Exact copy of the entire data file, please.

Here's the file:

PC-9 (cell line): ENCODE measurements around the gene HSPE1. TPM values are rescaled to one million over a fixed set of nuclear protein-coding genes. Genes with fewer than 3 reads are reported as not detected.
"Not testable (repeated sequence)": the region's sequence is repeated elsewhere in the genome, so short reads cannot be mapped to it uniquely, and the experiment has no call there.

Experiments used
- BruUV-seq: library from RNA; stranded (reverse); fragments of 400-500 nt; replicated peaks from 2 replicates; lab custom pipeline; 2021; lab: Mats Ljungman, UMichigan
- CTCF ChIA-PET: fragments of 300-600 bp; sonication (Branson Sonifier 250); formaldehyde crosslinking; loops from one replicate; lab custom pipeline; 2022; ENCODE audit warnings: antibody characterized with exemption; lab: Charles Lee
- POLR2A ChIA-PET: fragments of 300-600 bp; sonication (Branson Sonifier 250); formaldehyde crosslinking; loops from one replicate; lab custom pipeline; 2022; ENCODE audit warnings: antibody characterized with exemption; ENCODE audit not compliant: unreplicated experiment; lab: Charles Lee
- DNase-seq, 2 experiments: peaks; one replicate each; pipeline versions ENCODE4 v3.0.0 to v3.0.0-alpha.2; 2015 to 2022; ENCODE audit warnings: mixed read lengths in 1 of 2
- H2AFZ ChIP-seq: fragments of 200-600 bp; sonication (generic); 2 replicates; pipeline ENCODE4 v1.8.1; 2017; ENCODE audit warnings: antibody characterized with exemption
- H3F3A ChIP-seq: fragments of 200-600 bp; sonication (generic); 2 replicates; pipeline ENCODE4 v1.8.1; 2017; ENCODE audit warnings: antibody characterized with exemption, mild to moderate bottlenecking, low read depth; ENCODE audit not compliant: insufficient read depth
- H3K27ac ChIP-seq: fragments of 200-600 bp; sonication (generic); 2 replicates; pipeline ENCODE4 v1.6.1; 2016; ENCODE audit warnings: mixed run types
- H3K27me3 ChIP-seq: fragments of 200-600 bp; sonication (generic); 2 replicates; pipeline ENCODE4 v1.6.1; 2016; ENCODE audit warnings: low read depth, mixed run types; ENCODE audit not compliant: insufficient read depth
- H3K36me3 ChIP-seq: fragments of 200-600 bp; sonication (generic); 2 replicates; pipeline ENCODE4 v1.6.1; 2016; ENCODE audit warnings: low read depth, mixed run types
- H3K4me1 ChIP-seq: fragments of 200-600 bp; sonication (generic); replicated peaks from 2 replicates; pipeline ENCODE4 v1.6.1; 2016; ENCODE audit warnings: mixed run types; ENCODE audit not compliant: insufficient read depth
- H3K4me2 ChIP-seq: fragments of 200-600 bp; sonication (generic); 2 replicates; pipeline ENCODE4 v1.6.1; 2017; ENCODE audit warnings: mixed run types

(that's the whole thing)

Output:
PC-9 (cell line): ENCODE measurements around the gene HSPE1. TPM values are rescaled to one million over a fixed set of nuclear protein-coding genes. Genes with fewer than 3 reads are reported as not detected.
"Not testable (repeated sequence)": the region's sequence is repeated elsewhere in the genome, so short reads cannot be mapped to it uniquely, and the experiment has no call there.

Experiments used
- BruUV-seq: library from RNA; stranded (reverse); fragments of 400-500 nt; replicated peaks from 2 replicates; lab custom pipeline; 2021; lab: Mats Ljungman, UMichigan
- CTCF ChIA-PET: fragments of 300-600 bp; sonication (Branson Sonifier 250); formaldehyde crosslinking; loops from one replicate; lab custom pipeline; 2022; ENCODE audit warnings: antibody characterized with exemption; lab: Charles Lee
- POLR2A ChIA-PET: fragments of 300-600 bp; sonication (Branson Sonifier 250); formaldehyde crosslinking; loops from one replicate; lab custom pipeline; 2022; ENCODE audit warnings: antibody characterized with exemption; ENCODE audit not compliant: unreplicated experiment; lab: Charles Lee
- DNase-seq, 2 experiments: peaks; one replicate each; pipeline versions ENCODE4 v3.0.0 to v3.0.0-alpha.2; 2015 to 2022; ENCODE audit warnings: mixed read lengths in 1 of 2
- H2AFZ ChIP-seq: fragments of 200-600 bp; sonication (generic); 2 replicates; pipeline ENCODE4 v1.8.1; 2017; ENCODE audit warnings: antibody characterized with exemption
- H3F3A ChIP-seq: fragments of 200-600 bp; sonication (generic); 2 replicates; pipeline ENCODE4 v1.8.1; 2017; ENCODE audit warnings: antibody characterized with exemption, mild to moderate bottlenecking, low read depth; ENCODE audit not compliant: insufficient read depth
- H3K27ac ChIP-seq: fragments of 200-600 bp; sonication (generic); 2 replicates; pipeline ENCODE4 v1.6.1; 2016; ENCODE audit warnings: mixed run types
- H3K27me3 ChIP-seq: fragments of 200-600 bp; sonication (generic); 2 replicates; pipeline ENCODE4 v1.6.1; 2016; ENCODE audit warnings: low read depth, mixed run types; ENCODE audit not compliant: insufficient read depth
- H3K36me3 ChIP-seq: fragments of 200-600 bp; sonication (generic); 2 replicates; pipeline ENCODE4 v1.6.1; 2016; ENCODE audit warnings: low read depth, mixed run types
- H3K4me1 ChIP-seq: fragments of 200-600 bp; sonication (generic); replicated peaks from 2 replicates; pipeline ENCODE4 v1.6.1; 2016; ENCODE audit warnings: mixed run types; ENCODE audit not compliant: insufficient read depth
- H3K4me2 ChIP-seq: fragments of 200-600 bp; sonication (generic); 2 replicates; pipeline ENCODE4 v1.6.1; 2017; ENCODE audit warnings: mixed run types